Technology And Hybrid Working Are Great Equalisers

Paneesh Rao, Global Head of Sustainability, Mindtree, on the advantage of technology in opening up flexible work options and eliminating unconscious bias during recruitment


Diversity is a valuable source of innovation and creativity, attributes that are vital to an organisation’s ability to execute successfully and grow consistently. Unlocking the potential of diversity calls for much more than simply hiring people with different backgrounds and experiences. It is about creating a culture that encourages respect for each individual’s inherent potential and provides a bias-free environment of continuous enablement that is conducive for that potential to thrive. Technology and hybrid working, by virtue of the flexibility and equity of opportunity they provide, can help catalyse such an environment. 

Boosting workplace flexibility 

Take women professionals, for example. When the pandemic struck and turned a lot of conventional approaches to work upside down almost overnight, women in the workforce were most impacted. It was anyway not easy balancing work and home even during normal times. The disruption caused by the pandemic exacerbated that reality, so much so that many women dropped out of the workforce, either by choice or for want of an option. However, as remote working caught on with help from technology, it opened avenues for them to not just return to work, but do so with a flexibility they had only ever dreamt of, the flexibility that helped them regain control of their time — and lives — and seamlessly balance home as well as work. This flexibility has also been of tremendous help to professionals constrained by location, caring responsibilities or physical mobility, regardless of their gender. 

By now, most companies have mastered the art of flexible working. Being stuck to the office all the time now seems like a distant memory. By leveraging the transformational power of technology, they have been able to offer a more robust, yet humane working environment. In doing so, they have been able to tap into a larger pool of talent and ensure greater employee affinity. 

Curbing Bias 

One of the more common impediments to D&I continues to be unconscious bias. The adoption of technology and automation curbs this instinct and creates a level-playing field. Automation allows recruiters to evaluate candidates on the basis of skills and competencies as against their ethnicity, gender or disability. AI-based HR technologies provide the option to mask certain fields from the interview panel and leverage data-driven insights for informed decision-making, thereby narrowing traditional prejudices.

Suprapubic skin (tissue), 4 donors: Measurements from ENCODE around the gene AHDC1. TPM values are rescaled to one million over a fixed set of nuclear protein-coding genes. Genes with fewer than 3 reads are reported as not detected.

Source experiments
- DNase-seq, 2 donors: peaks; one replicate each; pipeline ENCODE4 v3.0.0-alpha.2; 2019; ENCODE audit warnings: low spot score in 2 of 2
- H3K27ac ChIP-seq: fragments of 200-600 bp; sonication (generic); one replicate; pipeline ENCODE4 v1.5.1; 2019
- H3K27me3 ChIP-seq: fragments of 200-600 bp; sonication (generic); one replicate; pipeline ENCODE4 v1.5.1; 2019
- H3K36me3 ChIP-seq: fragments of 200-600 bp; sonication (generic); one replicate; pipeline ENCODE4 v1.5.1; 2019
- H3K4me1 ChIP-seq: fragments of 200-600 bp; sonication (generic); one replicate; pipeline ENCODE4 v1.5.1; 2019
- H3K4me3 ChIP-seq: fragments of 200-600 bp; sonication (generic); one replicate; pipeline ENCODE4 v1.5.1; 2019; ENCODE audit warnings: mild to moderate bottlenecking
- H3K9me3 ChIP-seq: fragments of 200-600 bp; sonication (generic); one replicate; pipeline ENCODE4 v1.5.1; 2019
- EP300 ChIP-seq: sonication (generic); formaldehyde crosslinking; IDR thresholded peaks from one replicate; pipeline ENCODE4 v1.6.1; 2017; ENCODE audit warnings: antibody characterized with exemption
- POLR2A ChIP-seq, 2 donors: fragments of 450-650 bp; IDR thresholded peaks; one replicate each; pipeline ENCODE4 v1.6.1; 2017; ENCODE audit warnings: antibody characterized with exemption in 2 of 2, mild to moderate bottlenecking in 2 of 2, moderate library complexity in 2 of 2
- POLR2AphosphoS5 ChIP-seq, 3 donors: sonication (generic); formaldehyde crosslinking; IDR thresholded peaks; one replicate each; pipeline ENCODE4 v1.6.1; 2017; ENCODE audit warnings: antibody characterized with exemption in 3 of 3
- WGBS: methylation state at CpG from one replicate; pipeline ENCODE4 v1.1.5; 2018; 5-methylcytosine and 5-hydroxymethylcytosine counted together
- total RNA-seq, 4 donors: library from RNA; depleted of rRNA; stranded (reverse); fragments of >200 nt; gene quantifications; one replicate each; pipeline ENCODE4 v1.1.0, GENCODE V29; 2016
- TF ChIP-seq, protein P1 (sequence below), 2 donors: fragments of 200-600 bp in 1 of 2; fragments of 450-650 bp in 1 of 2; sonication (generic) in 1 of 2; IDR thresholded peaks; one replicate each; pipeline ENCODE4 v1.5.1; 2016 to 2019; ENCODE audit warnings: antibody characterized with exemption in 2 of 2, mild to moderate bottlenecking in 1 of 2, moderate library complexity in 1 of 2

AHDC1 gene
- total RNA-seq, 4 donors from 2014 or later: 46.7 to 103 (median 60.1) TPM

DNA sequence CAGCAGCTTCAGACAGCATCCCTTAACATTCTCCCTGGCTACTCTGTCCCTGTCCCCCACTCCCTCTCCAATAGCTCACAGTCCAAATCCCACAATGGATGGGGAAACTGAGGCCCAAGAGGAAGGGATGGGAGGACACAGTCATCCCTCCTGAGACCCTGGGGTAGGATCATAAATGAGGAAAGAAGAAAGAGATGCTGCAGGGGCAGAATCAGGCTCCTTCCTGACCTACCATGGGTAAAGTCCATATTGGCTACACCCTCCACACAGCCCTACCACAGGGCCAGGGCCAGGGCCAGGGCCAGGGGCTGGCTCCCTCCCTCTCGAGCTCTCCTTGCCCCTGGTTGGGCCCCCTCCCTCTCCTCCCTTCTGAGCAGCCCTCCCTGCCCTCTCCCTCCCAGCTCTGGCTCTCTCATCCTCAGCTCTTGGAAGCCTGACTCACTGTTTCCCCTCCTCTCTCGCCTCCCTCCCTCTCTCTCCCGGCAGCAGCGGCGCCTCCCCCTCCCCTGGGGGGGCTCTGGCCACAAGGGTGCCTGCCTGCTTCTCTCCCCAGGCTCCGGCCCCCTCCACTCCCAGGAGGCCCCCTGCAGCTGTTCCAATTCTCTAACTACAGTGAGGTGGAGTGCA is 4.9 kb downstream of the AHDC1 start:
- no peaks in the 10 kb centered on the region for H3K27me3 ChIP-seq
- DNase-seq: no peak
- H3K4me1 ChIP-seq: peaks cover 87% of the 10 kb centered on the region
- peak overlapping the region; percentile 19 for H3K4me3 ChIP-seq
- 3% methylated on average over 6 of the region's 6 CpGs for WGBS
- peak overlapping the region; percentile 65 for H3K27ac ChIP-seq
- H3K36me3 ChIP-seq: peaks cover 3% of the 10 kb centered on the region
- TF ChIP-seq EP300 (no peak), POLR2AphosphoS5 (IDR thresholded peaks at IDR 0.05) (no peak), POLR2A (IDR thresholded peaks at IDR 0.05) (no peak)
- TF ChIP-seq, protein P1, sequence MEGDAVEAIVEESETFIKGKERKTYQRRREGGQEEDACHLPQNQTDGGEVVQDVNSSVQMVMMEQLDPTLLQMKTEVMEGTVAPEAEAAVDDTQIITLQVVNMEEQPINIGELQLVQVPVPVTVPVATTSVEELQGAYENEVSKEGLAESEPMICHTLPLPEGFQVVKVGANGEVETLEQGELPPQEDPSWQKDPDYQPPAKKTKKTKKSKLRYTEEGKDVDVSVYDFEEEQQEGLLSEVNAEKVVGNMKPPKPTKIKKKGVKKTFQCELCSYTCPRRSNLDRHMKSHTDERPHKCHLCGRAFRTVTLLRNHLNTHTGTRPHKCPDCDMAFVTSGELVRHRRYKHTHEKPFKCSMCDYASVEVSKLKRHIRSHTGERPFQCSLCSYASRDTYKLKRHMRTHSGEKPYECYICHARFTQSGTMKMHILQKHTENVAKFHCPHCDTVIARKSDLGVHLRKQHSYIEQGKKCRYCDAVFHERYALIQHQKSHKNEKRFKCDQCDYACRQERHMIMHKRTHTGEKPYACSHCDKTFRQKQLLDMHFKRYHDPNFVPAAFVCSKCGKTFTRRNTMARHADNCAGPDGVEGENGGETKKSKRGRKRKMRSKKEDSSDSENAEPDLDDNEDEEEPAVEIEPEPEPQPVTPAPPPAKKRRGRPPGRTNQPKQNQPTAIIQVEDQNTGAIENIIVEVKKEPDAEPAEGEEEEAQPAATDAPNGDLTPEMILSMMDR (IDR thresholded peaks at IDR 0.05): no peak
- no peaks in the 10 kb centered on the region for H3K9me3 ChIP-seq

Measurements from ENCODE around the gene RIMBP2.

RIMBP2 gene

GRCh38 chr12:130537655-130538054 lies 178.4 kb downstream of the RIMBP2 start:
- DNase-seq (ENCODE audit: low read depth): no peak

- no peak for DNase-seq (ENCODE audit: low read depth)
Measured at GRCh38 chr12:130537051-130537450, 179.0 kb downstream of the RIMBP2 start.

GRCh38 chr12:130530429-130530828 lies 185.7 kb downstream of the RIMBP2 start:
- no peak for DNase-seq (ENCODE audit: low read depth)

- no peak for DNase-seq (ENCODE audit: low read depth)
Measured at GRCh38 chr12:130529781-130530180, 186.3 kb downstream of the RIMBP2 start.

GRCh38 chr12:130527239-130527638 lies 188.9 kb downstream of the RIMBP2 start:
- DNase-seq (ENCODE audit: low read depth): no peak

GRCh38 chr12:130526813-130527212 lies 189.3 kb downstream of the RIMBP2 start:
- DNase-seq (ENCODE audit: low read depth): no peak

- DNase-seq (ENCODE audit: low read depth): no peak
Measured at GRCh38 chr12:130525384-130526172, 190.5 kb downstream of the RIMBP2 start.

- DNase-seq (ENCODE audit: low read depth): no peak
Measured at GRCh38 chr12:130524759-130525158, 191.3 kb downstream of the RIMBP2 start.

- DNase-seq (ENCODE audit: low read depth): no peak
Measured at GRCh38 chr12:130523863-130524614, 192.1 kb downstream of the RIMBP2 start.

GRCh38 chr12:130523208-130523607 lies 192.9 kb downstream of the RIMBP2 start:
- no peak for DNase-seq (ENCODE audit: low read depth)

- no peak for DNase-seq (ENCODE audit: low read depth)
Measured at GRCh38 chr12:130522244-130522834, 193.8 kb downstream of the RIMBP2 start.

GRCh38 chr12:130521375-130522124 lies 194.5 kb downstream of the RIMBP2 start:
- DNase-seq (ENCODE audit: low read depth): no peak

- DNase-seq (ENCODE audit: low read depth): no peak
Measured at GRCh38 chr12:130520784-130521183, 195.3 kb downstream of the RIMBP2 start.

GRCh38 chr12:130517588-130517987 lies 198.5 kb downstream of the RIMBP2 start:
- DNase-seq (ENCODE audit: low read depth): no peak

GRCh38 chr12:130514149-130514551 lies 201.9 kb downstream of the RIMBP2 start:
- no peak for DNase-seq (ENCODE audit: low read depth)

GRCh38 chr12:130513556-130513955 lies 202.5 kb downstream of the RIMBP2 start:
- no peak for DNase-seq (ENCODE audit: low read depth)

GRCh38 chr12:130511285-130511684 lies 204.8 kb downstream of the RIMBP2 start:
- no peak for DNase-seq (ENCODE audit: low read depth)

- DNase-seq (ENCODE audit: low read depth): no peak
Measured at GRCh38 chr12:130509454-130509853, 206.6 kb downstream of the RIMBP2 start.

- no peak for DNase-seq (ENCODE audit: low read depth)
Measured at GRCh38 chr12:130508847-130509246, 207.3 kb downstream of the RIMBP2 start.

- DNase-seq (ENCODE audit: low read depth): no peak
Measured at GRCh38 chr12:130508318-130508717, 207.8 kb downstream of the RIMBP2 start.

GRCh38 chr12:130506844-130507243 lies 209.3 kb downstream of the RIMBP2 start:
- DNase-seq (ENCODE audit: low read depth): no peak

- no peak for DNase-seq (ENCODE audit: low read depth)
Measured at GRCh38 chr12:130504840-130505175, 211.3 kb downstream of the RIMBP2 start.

Enhancing Mobility 

Increased digitalisation has empowered people with disabilities to use technology for greater mobility and participation. It allows them to set up a workspace in familiar environment — their homes — and empowers them with tools that make communication for work frictionless. For example, closed  captioning offered by some of the popular collaboration tools helps individuals with auditory disabilities to interpret speech. The text-toaudio feature allows the visually challenged to hear. Touchscreens and adjustable workstations have made things easier for individuals with limited mobility. 

Democratising learning 

The pandemic caused learning organisations to quickly pivot from on-ground, classroom-based trainings to a virtual ‘learn anywhere, anytime’ mode. This migration, powered by technology, has brought in greater skill diversity. Employees can chart their career progression in line with business needs while factoring individual aspirations, without having to make an either or choice.

Today, remote working has been normalised and the scope of “flexibility” has expanded. For organisations to be truly diverse and inclusive in the new world order, technology-enabled, hybrid models of working will need to be complemented with inclusive policies, integrated workspace, and greater allyship starting from the leadership. They will clearly be key to the future of work.  

(The article appeared in the August issue of BW People publication)

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